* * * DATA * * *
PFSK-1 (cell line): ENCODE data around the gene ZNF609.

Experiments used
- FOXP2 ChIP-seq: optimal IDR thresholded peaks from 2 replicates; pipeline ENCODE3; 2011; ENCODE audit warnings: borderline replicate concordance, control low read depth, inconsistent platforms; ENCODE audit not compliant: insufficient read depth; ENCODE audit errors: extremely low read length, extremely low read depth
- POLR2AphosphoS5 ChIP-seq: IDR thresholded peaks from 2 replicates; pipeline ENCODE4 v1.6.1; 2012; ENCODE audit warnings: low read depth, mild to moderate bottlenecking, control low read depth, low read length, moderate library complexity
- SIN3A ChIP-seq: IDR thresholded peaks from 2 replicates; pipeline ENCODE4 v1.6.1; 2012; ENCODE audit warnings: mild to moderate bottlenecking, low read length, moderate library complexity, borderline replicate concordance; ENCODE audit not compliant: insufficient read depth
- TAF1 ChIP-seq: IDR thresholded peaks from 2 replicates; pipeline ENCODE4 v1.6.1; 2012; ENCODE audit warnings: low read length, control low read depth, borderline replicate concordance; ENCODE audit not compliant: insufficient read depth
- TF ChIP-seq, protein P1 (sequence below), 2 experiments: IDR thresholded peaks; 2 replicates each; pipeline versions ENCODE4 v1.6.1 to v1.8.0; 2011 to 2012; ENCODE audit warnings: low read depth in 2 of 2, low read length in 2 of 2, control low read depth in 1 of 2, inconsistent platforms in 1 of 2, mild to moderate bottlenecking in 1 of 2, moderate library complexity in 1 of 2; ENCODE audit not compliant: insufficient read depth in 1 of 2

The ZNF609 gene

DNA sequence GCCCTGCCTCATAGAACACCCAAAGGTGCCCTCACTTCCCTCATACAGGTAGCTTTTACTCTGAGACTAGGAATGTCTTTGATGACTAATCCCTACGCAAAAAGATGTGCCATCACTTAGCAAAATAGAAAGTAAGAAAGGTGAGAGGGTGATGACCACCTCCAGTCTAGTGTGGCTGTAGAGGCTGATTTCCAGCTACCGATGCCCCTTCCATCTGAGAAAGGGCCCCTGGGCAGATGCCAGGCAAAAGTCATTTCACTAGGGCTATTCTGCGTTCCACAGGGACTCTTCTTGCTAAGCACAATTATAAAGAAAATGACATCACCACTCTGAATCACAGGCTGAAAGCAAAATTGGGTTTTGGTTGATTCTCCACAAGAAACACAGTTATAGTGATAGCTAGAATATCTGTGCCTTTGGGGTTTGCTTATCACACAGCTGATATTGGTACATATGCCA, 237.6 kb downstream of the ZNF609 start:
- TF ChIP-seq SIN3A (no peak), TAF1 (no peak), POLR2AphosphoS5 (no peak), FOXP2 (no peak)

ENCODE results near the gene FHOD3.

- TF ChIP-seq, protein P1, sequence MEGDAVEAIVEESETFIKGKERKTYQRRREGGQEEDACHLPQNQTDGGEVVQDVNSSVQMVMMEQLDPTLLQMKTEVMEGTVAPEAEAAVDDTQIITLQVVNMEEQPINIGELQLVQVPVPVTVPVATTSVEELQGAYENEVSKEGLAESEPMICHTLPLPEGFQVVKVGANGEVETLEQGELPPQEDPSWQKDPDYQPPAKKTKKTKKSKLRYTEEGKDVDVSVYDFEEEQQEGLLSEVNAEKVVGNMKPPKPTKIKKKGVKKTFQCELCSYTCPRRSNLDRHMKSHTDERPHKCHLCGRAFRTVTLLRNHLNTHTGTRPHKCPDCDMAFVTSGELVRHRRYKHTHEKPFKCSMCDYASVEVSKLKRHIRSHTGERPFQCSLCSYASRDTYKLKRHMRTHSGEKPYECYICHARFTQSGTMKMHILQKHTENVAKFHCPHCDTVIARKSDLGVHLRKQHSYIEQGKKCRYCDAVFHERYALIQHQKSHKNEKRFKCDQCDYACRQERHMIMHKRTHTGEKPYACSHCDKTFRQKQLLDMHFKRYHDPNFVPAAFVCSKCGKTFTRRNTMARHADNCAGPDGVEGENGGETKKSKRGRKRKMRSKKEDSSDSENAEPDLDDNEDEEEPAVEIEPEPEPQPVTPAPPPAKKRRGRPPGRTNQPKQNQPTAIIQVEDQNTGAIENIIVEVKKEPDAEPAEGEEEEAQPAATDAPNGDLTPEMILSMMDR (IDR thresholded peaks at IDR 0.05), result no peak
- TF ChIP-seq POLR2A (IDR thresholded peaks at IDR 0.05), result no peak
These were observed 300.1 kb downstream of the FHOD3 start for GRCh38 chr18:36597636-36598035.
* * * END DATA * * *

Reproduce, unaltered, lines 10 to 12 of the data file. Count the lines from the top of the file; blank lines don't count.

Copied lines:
- TF ChIP-seq SIN3A (no peak), TAF1 (no peak), POLR2AphosphoS5 (no peak), FOXP2 (no peak)

ENCODE results near the gene FHOD3.

- TF ChIP-seq, protein P1, sequence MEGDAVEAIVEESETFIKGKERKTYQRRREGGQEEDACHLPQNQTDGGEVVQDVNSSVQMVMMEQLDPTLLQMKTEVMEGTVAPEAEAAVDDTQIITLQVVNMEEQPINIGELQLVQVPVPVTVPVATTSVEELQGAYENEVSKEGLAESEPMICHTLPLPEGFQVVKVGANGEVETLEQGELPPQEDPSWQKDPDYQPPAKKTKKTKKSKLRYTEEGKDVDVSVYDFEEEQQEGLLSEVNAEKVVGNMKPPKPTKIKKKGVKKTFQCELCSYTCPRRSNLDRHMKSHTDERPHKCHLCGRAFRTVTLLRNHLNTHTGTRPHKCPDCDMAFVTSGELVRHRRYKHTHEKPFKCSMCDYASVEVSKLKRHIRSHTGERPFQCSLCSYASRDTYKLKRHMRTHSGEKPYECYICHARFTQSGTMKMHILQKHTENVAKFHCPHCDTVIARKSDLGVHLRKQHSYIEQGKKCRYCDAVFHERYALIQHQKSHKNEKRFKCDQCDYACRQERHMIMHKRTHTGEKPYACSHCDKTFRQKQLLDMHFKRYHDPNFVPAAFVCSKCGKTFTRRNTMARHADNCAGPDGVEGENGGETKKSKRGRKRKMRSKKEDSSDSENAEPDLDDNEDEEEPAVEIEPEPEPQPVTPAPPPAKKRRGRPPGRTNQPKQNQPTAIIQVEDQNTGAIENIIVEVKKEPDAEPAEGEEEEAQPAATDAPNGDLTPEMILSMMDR (IDR thresholded peaks at IDR 0.05), result no peak